The range of institutions that already offer courses over electronic networks is very wide. In the United States alone, there are already more than 100 such universities. Similar developments have been observed in Australia, New Zealand and the United Kingdom. Millions of pages of data from virtually every country are available with a single click on a personal computer. In Africa, the World Bank has launched a project on the creation of an African Virtual University (AVU). Among other things, you can study electronic engineering, nursing and computer science. The courses are open to thousands of eligible students who would otherwise have no chance of access to post-school education, especially in disadvantaged areas. The inability of African governments to finance the training of all eligible students is a problem that the AVU can address. The first courses were started at Kenyatta University campus in July 1997. In this context, the University of South Africa’s Internet project entitled Students-On-Line (SOL) virtual system is an undeniable success for Africans. The project now reaches several thousand distance students across South Africa. Today, virtual education programmes offered in parallel with traditional university degrees are recognized as an important means of improving access to education.
Access to learning is increasingly taking precedence over educational provision per se. Various donors have drawn attention to the need to train more autonomous, independent, self-directed and responsible learners, especially in an interactive learning context. Educators could encourage learner empowerment if they adopted flexible learning methods that gave students a free choice of what they learned, how and when: start and end dates of studies, recognition of prior teaching, choice of assessment and subjects, choice of order in which they were studied. These factors play a very important role in adult education. The lecturer actually becomes a pedagogical facilitator, and online education is perfectly suited to this type of flexibility.
Better chances of making the right choice
Currently, distance education is often the last resort for students who do not have the opportunity to pursue conventional studies: this is the case for the primary education diploma awarded by the University of Botswana as part of a distance education programme, which gives more than 9,000 primary school teachers the opportunity to improve their qualifications. This is the only option available under the current circumstances. On the other hand, online education gives each student the means to satisfy his or her needs without losing value in the learning process.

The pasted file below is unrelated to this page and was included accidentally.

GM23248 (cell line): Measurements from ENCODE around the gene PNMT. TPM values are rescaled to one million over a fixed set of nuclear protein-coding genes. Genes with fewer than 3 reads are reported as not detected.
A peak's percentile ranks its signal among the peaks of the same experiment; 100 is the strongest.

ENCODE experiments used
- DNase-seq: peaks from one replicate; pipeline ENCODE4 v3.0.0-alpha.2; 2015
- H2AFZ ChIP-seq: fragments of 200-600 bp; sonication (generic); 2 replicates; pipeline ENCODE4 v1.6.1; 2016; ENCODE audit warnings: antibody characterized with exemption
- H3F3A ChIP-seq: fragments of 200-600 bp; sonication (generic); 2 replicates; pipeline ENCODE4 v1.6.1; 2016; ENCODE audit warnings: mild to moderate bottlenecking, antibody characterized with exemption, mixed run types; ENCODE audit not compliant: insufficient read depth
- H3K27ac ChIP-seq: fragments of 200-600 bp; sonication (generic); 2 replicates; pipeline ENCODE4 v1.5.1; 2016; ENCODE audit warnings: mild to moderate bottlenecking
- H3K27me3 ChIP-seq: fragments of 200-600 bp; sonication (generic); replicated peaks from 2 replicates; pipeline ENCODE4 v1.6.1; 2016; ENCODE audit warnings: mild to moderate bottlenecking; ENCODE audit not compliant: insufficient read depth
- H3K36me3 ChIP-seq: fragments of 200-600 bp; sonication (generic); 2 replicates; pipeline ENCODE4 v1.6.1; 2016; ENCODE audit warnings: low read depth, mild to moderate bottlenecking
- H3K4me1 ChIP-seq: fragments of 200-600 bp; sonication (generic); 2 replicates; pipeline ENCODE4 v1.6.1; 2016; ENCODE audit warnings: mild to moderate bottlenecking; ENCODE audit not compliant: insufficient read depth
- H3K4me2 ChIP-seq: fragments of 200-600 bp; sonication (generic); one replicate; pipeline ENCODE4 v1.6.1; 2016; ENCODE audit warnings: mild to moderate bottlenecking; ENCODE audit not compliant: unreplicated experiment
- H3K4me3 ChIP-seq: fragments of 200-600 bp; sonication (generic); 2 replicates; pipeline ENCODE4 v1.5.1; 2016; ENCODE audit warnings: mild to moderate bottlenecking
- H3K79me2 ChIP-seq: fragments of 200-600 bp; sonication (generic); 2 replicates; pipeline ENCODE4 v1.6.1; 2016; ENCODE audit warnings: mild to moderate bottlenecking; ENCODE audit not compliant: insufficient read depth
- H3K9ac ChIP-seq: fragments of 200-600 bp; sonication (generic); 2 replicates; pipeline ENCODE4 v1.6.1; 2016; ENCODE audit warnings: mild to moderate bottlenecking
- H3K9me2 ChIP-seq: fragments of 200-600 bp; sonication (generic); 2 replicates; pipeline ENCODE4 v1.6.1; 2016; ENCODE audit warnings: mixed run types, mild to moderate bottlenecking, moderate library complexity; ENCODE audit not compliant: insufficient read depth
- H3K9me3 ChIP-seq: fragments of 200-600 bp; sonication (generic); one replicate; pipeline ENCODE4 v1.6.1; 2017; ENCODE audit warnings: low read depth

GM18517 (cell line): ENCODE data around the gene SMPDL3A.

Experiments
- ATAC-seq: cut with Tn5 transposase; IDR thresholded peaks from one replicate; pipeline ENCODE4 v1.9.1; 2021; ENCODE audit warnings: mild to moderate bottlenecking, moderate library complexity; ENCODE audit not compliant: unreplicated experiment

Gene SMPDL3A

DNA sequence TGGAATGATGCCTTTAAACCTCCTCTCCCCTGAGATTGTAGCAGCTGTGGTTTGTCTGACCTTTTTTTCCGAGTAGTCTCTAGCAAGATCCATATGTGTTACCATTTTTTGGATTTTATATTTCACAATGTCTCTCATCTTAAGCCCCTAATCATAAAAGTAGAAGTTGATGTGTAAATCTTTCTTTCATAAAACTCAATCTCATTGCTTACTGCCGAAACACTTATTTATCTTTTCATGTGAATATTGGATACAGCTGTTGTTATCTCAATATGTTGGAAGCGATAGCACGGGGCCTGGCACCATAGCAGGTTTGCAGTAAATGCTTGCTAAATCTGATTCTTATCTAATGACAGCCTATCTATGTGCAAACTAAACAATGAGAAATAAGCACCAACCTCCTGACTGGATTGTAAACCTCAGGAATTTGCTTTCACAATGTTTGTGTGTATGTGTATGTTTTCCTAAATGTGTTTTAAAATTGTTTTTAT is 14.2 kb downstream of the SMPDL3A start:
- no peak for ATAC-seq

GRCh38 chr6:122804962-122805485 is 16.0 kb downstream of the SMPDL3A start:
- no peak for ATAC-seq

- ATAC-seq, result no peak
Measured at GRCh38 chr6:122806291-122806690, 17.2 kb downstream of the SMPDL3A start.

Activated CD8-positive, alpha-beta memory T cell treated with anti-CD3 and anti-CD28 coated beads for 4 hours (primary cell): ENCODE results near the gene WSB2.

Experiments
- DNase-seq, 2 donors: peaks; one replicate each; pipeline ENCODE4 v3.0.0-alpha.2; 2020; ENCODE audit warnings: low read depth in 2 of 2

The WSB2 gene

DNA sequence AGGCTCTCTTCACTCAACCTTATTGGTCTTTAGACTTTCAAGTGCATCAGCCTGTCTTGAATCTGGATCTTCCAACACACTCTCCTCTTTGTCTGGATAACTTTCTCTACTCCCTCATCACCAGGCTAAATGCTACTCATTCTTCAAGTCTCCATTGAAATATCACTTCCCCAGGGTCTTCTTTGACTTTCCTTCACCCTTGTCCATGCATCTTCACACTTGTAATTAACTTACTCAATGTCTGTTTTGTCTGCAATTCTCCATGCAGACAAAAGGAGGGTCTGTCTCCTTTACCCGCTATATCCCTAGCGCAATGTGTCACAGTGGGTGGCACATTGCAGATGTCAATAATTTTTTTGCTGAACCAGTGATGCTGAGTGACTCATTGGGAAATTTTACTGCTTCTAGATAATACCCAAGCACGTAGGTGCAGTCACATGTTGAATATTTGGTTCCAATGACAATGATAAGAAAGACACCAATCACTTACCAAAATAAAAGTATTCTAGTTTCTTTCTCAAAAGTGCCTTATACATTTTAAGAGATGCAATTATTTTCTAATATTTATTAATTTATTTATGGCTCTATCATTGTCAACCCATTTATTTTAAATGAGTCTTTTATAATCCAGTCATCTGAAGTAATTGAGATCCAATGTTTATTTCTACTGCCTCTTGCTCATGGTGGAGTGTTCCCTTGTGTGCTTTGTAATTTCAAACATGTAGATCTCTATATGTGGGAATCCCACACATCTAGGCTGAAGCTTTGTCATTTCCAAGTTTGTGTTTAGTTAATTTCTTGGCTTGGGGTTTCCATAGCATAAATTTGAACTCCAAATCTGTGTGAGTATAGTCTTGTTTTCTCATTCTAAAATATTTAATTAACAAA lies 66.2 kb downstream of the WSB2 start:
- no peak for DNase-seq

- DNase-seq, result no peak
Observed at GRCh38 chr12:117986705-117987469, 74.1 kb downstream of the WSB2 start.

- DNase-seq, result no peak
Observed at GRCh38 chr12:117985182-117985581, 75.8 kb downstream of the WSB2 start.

Improved services, better quality of education
In traditional university teaching, courses are often prepared by isolated teachers who do not have the necessary pedagogical training. The actors concerned rarely evaluate this type of education. Whether or not they use more or less sophisticated tools, these courses are always a private relationship between the teacher and the students directly concerned. Virtual teaching, on the other hand, is often a team activity; the contribution of each actor is complemented by the skills of other team members, for example by specialists in pedagogy or media design. The virtual pedagogical approach considers education as teamwork and accepts quality criteria and contractual responsibility as natural elements that can substantially improve the quality of educational provision. Many experts believe that quality management processes and indices are easier to integrate into distance learning methods and even into online education.
Access to a greater volume of information
Cyberspace provides access to more comprehensive educational and research materials than any single organization can provide: course texts, research results, news and studies, online books and online access to library catalogues. We ourselves have benefited enormously from access to the lecture notes published by our colleagues on the Internet and have repeatedly encouraged our students to seek additional information on the Internet.
Broader opportunities for innovation